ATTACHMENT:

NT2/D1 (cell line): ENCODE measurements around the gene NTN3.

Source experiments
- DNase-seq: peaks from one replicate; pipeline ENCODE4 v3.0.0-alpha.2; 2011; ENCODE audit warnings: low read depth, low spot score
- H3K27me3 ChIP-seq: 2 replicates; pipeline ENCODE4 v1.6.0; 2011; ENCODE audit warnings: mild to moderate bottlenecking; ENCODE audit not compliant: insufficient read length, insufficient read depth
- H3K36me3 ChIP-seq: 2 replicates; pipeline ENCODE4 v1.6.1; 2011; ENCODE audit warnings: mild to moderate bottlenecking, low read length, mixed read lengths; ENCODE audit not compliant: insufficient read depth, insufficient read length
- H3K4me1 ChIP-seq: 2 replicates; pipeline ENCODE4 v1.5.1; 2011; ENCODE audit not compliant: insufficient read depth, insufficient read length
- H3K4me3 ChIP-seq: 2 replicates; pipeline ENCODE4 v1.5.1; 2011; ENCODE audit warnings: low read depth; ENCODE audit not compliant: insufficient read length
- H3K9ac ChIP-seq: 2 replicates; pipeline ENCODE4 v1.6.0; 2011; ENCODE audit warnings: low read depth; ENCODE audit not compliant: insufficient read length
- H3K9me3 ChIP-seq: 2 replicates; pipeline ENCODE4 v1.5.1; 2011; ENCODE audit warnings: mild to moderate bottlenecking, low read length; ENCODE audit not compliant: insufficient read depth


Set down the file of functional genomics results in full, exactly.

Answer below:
NT2/D1 (cell line): ENCODE measurements around the gene NTN3.

Source experiments
- DNase-seq: peaks from one replicate; pipeline ENCODE4 v3.0.0-alpha.2; 2011; ENCODE audit warnings: low read depth, low spot score
- H3K27me3 ChIP-seq: 2 replicates; pipeline ENCODE4 v1.6.0; 2011; ENCODE audit warnings: mild to moderate bottlenecking; ENCODE audit not compliant: insufficient read length, insufficient read depth
- H3K36me3 ChIP-seq: 2 replicates; pipeline ENCODE4 v1.6.1; 2011; ENCODE audit warnings: mild to moderate bottlenecking, low read length, mixed read lengths; ENCODE audit not compliant: insufficient read depth, insufficient read length
- H3K4me1 ChIP-seq: 2 replicates; pipeline ENCODE4 v1.5.1; 2011; ENCODE audit not compliant: insufficient read depth, insufficient read length
- H3K4me3 ChIP-seq: 2 replicates; pipeline ENCODE4 v1.5.1; 2011; ENCODE audit warnings: low read depth; ENCODE audit not compliant: insufficient read length
- H3K9ac ChIP-seq: 2 replicates; pipeline ENCODE4 v1.6.0; 2011; ENCODE audit warnings: low read depth; ENCODE audit not compliant: insufficient read length
- H3K9me3 ChIP-seq: 2 replicates; pipeline ENCODE4 v1.5.1; 2011; ENCODE audit warnings: mild to moderate bottlenecking, low read length; ENCODE audit not compliant: insufficient read depth